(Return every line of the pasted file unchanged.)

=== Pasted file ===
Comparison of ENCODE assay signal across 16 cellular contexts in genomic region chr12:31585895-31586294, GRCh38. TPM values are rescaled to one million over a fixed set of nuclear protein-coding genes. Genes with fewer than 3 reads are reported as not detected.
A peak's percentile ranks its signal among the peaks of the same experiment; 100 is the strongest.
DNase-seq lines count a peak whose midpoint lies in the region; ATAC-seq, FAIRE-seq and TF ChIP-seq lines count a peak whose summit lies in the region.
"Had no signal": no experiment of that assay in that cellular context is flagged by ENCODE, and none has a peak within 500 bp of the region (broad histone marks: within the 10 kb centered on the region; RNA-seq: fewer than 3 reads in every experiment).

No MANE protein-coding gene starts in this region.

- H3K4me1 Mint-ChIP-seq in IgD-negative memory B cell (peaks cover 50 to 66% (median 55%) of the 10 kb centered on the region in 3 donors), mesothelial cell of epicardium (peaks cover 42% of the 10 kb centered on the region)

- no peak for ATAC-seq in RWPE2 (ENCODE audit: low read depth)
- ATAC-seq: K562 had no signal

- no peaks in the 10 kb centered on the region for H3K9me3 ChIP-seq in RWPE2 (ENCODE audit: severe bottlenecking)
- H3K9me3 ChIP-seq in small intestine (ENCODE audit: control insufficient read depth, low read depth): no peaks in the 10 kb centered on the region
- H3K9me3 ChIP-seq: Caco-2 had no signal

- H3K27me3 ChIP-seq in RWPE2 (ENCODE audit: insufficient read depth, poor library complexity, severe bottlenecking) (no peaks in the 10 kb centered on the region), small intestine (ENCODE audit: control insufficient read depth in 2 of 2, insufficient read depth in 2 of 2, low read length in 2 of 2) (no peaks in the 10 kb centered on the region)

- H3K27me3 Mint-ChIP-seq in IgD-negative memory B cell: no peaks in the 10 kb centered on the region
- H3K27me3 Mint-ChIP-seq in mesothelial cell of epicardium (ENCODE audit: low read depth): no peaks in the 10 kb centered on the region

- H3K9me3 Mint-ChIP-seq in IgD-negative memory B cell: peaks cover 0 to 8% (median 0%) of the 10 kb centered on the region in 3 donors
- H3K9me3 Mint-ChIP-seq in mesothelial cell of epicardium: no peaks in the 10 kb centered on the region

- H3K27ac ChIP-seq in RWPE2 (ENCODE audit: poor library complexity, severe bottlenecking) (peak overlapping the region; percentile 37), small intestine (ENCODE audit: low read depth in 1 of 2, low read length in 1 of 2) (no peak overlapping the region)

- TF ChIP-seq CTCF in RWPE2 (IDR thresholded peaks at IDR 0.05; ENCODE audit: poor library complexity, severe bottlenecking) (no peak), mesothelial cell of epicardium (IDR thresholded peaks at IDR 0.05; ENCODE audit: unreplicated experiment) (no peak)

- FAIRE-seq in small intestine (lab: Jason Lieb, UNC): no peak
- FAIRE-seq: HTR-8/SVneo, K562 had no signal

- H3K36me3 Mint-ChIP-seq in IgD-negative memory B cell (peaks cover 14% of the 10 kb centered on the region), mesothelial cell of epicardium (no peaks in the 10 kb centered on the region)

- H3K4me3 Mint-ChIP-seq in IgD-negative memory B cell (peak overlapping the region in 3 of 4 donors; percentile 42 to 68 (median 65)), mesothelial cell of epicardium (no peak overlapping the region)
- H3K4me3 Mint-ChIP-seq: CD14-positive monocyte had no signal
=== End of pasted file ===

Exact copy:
Comparison of ENCODE assay signal across 16 cellular contexts in genomic region chr12:31585895-31586294, GRCh38. TPM values are rescaled to one million over a fixed set of nuclear protein-coding genes. Genes with fewer than 3 reads are reported as not detected.
A peak's percentile ranks its signal among the peaks of the same experiment; 100 is the strongest.
DNase-seq lines count a peak whose midpoint lies in the region; ATAC-seq, FAIRE-seq and TF ChIP-seq lines count a peak whose summit lies in the region.
"Had no signal": no experiment of that assay in that cellular context is flagged by ENCODE, and none has a peak within 500 bp of the region (broad histone marks: within the 10 kb centered on the region; RNA-seq: fewer than 3 reads in every experiment).

No MANE protein-coding gene starts in this region.

- H3K4me1 Mint-ChIP-seq in IgD-negative memory B cell (peaks cover 50 to 66% (median 55%) of the 10 kb centered on the region in 3 donors), mesothelial cell of epicardium (peaks cover 42% of the 10 kb centered on the region)

- no peak for ATAC-seq in RWPE2 (ENCODE audit: low read depth)
- ATAC-seq: K562 had no signal

- no peaks in the 10 kb centered on the region for H3K9me3 ChIP-seq in RWPE2 (ENCODE audit: severe bottlenecking)
- H3K9me3 ChIP-seq in small intestine (ENCODE audit: control insufficient read depth, low read depth): no peaks in the 10 kb centered on the region
- H3K9me3 ChIP-seq: Caco-2 had no signal

- H3K27me3 ChIP-seq in RWPE2 (ENCODE audit: insufficient read depth, poor library complexity, severe bottlenecking) (no peaks in the 10 kb centered on the region), small intestine (ENCODE audit: control insufficient read depth in 2 of 2, insufficient read depth in 2 of 2, low read length in 2 of 2) (no peaks in the 10 kb centered on the region)

- H3K27me3 Mint-ChIP-seq in IgD-negative memory B cell: no peaks in the 10 kb centered on the region
- H3K27me3 Mint-ChIP-seq in mesothelial cell of epicardium (ENCODE audit: low read depth): no peaks in the 10 kb centered on the region

- H3K9me3 Mint-ChIP-seq in IgD-negative memory B cell: peaks cover 0 to 8% (median 0%) of the 10 kb centered on the region in 3 donors
- H3K9me3 Mint-ChIP-seq in mesothelial cell of epicardium: no peaks in the 10 kb centered on the region

- H3K27ac ChIP-seq in RWPE2 (ENCODE audit: poor library complexity, severe bottlenecking) (peak overlapping the region; percentile 37), small intestine (ENCODE audit: low read depth in 1 of 2, low read length in 1 of 2) (no peak overlapping the region)

- TF ChIP-seq CTCF in RWPE2 (IDR thresholded peaks at IDR 0.05; ENCODE audit: poor library complexity, severe bottlenecking) (no peak), mesothelial cell of epicardium (IDR thresholded peaks at IDR 0.05; ENCODE audit: unreplicated experiment) (no peak)

- FAIRE-seq in small intestine (lab: Jason Lieb, UNC): no peak
- FAIRE-seq: HTR-8/SVneo, K562 had no signal

- H3K36me3 Mint-ChIP-seq in IgD-negative memory B cell (peaks cover 14% of the 10 kb centered on the region), mesothelial cell of epicardium (no peaks in the 10 kb centered on the region)

- H3K4me3 Mint-ChIP-seq in IgD-negative memory B cell (peak overlapping the region in 3 of 4 donors; percentile 42 to 68 (median 65)), mesothelial cell of epicardium (no peak overlapping the region)
- H3K4me3 Mint-ChIP-seq: CD14-positive monocyte had no signal